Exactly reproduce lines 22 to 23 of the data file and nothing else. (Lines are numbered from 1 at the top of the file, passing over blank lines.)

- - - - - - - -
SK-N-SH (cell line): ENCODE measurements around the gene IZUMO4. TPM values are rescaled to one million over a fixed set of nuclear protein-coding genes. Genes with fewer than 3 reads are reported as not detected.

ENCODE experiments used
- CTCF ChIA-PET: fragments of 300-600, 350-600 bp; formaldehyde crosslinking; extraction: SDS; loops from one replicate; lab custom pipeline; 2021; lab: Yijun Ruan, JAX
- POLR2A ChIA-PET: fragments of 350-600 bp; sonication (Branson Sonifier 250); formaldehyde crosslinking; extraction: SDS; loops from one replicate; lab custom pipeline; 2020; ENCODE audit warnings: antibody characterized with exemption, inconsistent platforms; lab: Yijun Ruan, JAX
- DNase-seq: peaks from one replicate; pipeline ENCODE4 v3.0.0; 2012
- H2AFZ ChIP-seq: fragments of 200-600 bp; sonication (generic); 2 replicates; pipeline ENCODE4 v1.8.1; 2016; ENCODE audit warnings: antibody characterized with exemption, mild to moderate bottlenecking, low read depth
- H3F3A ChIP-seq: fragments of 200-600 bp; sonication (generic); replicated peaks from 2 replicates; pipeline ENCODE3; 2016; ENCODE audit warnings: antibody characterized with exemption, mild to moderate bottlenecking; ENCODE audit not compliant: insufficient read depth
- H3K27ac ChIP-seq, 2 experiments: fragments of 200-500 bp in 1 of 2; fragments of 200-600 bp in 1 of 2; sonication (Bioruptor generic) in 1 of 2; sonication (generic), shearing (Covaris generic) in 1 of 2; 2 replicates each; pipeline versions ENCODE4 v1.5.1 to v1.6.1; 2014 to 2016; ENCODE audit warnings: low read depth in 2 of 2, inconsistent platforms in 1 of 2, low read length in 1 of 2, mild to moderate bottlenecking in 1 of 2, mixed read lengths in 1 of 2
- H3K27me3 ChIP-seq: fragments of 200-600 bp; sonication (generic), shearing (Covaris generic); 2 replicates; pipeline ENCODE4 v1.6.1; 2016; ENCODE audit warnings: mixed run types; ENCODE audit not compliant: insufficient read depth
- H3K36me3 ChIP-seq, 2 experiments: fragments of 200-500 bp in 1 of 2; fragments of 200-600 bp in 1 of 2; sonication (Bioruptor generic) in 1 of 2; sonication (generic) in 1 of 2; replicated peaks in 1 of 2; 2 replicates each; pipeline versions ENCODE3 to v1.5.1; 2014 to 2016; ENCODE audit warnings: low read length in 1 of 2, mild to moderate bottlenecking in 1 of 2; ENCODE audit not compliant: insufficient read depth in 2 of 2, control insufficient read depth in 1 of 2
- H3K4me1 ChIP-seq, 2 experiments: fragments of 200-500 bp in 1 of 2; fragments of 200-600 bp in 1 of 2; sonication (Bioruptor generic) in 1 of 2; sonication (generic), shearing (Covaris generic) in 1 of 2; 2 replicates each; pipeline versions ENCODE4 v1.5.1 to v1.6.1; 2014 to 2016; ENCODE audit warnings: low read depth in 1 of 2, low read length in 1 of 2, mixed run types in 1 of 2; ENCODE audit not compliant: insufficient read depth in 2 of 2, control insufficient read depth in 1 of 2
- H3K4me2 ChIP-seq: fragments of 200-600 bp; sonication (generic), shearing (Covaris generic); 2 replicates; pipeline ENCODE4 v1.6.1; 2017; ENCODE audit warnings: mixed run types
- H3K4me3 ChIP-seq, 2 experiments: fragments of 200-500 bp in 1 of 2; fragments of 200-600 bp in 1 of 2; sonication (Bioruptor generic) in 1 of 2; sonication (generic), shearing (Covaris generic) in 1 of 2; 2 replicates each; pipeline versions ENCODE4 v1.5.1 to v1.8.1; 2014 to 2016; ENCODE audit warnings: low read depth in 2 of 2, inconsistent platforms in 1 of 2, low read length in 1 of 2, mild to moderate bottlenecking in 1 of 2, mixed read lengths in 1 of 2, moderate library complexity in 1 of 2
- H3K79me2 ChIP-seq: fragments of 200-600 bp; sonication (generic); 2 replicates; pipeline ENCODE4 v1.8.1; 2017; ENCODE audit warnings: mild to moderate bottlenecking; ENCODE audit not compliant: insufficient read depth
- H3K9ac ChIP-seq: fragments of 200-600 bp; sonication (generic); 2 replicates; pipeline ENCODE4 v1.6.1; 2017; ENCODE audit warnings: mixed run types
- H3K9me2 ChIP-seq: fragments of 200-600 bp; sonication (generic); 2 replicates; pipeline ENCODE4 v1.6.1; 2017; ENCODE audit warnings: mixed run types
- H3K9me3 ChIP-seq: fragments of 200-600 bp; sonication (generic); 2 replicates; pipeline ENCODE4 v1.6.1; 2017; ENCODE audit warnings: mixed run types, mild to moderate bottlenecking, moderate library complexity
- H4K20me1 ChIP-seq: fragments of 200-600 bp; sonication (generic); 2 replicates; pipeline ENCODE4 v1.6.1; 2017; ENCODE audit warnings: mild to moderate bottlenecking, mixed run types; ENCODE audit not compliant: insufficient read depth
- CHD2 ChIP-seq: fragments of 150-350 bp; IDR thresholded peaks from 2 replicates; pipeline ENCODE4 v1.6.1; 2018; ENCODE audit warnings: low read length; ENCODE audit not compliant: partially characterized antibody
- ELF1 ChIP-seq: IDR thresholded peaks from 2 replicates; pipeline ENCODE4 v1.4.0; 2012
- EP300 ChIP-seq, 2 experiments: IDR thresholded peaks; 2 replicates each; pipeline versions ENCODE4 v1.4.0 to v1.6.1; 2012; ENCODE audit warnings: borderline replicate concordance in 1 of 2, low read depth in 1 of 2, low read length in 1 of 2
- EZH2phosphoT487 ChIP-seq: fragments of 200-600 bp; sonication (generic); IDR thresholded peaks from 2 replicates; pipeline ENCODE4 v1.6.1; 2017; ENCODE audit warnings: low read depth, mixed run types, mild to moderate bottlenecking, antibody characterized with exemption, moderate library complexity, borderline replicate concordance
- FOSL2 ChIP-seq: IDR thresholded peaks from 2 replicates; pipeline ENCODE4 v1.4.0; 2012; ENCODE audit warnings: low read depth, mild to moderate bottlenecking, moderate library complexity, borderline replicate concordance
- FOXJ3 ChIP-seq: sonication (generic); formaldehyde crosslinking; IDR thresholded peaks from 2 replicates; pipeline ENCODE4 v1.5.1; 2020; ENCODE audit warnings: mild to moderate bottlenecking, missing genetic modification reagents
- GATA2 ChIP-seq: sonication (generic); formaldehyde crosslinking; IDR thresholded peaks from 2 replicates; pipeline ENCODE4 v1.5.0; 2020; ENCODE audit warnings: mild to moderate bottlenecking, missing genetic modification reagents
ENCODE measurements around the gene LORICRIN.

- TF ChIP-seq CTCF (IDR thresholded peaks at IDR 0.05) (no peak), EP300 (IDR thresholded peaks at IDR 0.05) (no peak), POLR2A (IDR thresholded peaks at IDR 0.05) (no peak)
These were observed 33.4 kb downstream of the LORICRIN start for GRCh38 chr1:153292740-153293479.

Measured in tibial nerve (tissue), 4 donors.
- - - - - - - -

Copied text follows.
- EZH2phosphoT487 ChIP-seq: fragments of 200-600 bp; sonication (generic); IDR thresholded peaks from 2 replicates; pipeline ENCODE4 v1.6.1; 2017; ENCODE audit warnings: low read depth, mixed run types, mild to moderate bottlenecking, antibody characterized with exemption, moderate library complexity, borderline replicate concordance
- FOSL2 ChIP-seq: IDR thresholded peaks from 2 replicates; pipeline ENCODE4 v1.4.0; 2012; ENCODE audit warnings: low read depth, mild to moderate bottlenecking, moderate library complexity, borderline replicate concordance